The purpose of this blog is to provide an archived resource of Personal thoughts, learning resources, and parent information.

Regular postings will be added on Mondays.

Wednesday, 2 November 2011

Portfolios, "Blessed" Portfolios

Evaluation; something that each of us do all the time, yet also something that intimidates and scares us when we feel that we are being evaluated by others. What might they think? What might they say? Are we measuring  up?

My campus school just underwent an evaluation by a team from the Ministry of Education. You would have thought that Jesus was coming to visit. Everyone was running around, making sure that every ‘i’ was dotted and every ‘t’ crossed. Hours were taken over and above regular classroom duties to ensure that everything was in place and looked good. When it was over there was the expected sigh of relief and life returned somewhat to normal.  The truth is that if it really was Jesus coming, He would have been far more concerned over us personally, our relationships, and the care for others, than that our desks were in straight rows, the hallways clean, and that our year plans matched curriculum outcomes. J

I think that portfolios and FSA tests are very similar. We feel that not only are our children being evaluated, but we ourselves are also being evaluated. That’s normal, that’s human. When my grade sevens write their FSAs this year, I’ll be feeling as much under the gun as they will, maybe even moreso as it speaks to my perceived ablilities to teach.

Feeling stressed? Sorry, that’s not my purpose. I suppose that the two reasons that I’m writing this are: first,  to let you know that I am using your portfolio samples to grade your children, not you, and that YES, I  understand the tensions that can sometimes accompany evaluations.

Teaching Tips: Boredom Beaters

 It’s easy to get into a routine and one day wake up to, “This is boring!” Why do we have to do this?”

First, there are some subjects and topics that can be hard to make interesting. I often began the year with my grade five students with the statement, “This is your Communicating Skills Grammar workbook. It is not fun. BUT, it is necessary. It will make you a better writer and a better communicator. Your other subjects will benefit from the work that you do in this book.” Once a week, I would pick and choose lessons form it that supported our other LA work.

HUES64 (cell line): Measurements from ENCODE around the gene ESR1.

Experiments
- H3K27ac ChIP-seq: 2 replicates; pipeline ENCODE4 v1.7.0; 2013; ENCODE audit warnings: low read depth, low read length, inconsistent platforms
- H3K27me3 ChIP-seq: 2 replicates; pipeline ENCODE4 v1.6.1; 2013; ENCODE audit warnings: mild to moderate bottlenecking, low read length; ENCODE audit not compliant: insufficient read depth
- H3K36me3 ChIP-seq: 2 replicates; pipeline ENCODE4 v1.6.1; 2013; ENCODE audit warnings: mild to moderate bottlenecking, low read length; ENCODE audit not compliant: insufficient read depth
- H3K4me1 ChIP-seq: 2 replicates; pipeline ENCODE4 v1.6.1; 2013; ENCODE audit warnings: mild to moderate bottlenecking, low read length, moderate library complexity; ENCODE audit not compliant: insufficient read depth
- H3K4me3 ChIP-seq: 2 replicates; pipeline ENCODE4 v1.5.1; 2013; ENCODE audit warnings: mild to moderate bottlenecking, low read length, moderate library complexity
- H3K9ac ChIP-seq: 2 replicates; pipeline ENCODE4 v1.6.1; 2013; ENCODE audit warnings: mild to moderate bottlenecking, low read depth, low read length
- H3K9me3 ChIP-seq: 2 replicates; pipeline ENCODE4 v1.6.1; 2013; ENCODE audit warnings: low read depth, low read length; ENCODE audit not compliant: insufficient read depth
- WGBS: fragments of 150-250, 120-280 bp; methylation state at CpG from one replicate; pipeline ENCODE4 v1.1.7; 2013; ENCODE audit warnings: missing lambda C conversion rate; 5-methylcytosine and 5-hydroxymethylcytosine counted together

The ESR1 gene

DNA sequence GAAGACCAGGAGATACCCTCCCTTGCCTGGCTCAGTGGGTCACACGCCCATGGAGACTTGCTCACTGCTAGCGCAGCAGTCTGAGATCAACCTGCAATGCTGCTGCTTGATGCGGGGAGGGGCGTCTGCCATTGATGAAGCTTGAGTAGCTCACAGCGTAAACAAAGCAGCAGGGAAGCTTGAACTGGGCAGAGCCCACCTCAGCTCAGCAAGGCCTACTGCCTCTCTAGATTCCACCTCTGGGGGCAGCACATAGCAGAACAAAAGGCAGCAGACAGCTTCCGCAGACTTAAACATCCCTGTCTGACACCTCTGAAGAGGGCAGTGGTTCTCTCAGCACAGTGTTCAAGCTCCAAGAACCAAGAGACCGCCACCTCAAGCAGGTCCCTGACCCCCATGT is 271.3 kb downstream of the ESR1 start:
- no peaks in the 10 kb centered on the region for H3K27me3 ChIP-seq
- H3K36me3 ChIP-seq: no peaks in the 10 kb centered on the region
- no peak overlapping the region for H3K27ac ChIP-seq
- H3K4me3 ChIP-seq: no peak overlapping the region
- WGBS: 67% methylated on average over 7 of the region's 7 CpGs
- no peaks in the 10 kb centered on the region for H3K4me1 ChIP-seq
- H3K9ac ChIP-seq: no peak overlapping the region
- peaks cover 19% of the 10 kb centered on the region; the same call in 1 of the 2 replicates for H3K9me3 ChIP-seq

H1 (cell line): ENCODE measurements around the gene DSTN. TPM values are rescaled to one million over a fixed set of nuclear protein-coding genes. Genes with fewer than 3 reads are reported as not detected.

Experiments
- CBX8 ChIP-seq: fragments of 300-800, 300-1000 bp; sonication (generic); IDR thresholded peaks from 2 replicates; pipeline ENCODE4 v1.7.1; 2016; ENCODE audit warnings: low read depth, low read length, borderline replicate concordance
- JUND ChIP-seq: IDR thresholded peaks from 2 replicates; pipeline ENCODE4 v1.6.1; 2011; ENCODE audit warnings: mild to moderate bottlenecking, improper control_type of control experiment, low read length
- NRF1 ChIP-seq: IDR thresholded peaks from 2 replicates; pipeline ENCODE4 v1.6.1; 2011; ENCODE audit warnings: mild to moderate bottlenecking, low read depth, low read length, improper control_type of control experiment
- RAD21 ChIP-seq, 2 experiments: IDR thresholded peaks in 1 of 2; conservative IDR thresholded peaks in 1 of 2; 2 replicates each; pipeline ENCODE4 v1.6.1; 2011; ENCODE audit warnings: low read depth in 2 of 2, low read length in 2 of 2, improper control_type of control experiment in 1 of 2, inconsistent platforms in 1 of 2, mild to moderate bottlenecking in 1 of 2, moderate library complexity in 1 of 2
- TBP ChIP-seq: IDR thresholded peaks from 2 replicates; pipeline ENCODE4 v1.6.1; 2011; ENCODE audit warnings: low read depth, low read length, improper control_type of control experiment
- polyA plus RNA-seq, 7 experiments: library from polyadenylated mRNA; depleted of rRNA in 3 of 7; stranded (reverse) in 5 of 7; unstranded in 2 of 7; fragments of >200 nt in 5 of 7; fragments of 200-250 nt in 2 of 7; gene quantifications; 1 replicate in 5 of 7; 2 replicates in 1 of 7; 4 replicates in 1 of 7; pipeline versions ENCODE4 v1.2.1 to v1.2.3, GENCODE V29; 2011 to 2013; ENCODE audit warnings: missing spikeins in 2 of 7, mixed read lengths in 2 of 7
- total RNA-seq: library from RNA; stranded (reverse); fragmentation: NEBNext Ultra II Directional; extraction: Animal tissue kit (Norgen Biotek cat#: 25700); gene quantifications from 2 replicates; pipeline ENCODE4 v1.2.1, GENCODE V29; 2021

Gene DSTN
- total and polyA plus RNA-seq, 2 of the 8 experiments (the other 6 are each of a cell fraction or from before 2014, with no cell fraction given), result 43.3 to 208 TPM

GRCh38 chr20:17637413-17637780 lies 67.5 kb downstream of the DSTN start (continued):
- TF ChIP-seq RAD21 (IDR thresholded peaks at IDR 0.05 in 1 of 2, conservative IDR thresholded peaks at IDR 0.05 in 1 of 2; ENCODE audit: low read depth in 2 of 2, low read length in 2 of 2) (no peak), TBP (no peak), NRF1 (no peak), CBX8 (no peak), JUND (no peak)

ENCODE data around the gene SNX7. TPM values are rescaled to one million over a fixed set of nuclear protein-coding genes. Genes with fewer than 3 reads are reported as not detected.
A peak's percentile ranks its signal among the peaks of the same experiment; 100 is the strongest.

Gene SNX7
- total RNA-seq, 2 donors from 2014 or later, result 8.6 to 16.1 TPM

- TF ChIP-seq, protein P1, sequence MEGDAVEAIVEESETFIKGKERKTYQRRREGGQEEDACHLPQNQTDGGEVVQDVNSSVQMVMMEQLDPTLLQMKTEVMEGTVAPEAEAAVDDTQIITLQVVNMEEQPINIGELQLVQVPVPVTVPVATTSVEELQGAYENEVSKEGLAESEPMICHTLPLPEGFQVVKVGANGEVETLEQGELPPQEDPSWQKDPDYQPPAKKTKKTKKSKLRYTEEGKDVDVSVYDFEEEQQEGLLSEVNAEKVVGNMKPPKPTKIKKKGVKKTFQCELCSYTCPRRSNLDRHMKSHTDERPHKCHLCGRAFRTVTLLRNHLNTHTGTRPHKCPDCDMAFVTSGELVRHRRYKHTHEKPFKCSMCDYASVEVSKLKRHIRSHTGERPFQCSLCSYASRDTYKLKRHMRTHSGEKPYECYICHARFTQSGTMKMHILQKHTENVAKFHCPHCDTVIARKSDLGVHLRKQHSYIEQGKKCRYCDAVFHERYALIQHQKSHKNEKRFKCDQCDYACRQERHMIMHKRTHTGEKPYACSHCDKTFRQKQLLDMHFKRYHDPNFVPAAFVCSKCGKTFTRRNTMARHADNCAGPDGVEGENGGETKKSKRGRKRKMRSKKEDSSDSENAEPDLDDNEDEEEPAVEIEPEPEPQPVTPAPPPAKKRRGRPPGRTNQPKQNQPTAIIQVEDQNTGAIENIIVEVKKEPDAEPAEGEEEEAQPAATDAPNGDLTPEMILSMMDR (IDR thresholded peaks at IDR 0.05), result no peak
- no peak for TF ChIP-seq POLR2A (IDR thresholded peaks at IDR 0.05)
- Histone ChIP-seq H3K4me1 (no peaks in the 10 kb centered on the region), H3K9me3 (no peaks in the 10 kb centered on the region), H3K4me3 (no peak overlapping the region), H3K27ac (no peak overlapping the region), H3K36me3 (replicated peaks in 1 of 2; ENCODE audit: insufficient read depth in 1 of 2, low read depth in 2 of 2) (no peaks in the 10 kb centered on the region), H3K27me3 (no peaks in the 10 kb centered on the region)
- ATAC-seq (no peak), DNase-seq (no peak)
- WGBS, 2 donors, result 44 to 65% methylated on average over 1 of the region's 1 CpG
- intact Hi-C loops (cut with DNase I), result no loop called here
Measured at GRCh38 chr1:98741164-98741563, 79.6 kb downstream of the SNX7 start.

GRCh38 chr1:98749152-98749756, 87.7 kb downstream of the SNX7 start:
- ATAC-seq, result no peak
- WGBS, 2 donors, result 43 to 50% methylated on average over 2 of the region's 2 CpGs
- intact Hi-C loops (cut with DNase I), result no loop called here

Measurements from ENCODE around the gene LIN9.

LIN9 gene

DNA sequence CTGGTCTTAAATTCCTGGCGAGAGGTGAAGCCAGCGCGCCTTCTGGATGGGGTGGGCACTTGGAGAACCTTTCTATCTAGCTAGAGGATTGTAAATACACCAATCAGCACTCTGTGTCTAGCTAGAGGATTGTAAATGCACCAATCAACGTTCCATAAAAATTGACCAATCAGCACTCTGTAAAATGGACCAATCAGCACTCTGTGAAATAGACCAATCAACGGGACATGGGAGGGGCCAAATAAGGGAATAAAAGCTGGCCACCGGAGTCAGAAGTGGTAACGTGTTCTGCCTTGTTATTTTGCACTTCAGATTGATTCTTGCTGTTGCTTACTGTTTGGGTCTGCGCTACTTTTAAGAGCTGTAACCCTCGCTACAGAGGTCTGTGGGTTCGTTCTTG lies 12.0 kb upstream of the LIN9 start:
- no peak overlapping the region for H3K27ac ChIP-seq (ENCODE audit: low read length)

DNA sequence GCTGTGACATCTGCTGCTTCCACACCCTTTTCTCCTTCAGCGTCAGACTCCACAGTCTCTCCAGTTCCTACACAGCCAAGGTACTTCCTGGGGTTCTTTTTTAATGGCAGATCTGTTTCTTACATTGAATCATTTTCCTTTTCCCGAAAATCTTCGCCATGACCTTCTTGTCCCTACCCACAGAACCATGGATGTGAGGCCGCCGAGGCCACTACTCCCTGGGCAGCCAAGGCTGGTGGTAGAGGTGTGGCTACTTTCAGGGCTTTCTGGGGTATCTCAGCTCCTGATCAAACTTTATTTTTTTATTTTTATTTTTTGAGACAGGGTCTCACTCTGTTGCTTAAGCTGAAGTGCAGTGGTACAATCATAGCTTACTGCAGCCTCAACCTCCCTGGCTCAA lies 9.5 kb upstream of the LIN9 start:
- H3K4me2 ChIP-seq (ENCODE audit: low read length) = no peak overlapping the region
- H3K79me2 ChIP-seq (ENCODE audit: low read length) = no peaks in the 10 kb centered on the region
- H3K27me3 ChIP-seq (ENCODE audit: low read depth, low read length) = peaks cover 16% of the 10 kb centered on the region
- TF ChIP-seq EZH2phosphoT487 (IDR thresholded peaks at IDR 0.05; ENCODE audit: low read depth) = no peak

Boredom can be death to you and to your children. Here are a few boredom beaters:

1. What is interesting/fun to you?  I always figured that if I can’t have fun teaching then it’s time to quit. Take the things that you enjoy and add them to your lessons… silly voices…music…jokes.

2. What is interesting/ fun to your children? If they love drawing, find ways to incorporate Art into your lessons. Illustrations…displays…posters… dramatic reenactments, make up a song. (What might Christopher Columbus have been singing when he discovered the new land?)

3. Are your children physical? Can they create a game connected to what they’re learning? Life Science… go outside and play predator and prey. Who gets to catch and eat who?  (Sorry kinda violent.  Okay, they can all be herbivores in search of different plants… a great way to get them to pick weeds and dandelions.)

4. Find a video connected with the topic. Last week I showed my grade sevens an excellent video on volcanoes, then we made models out of plasticene and made them erupt outside. I used the Diet Coke & Mentos explosion to show the effects of built up pressure. I begin every Science class with a “Weird Science fact, and a really lame Science joke.  The kids love it although I’m not sure why.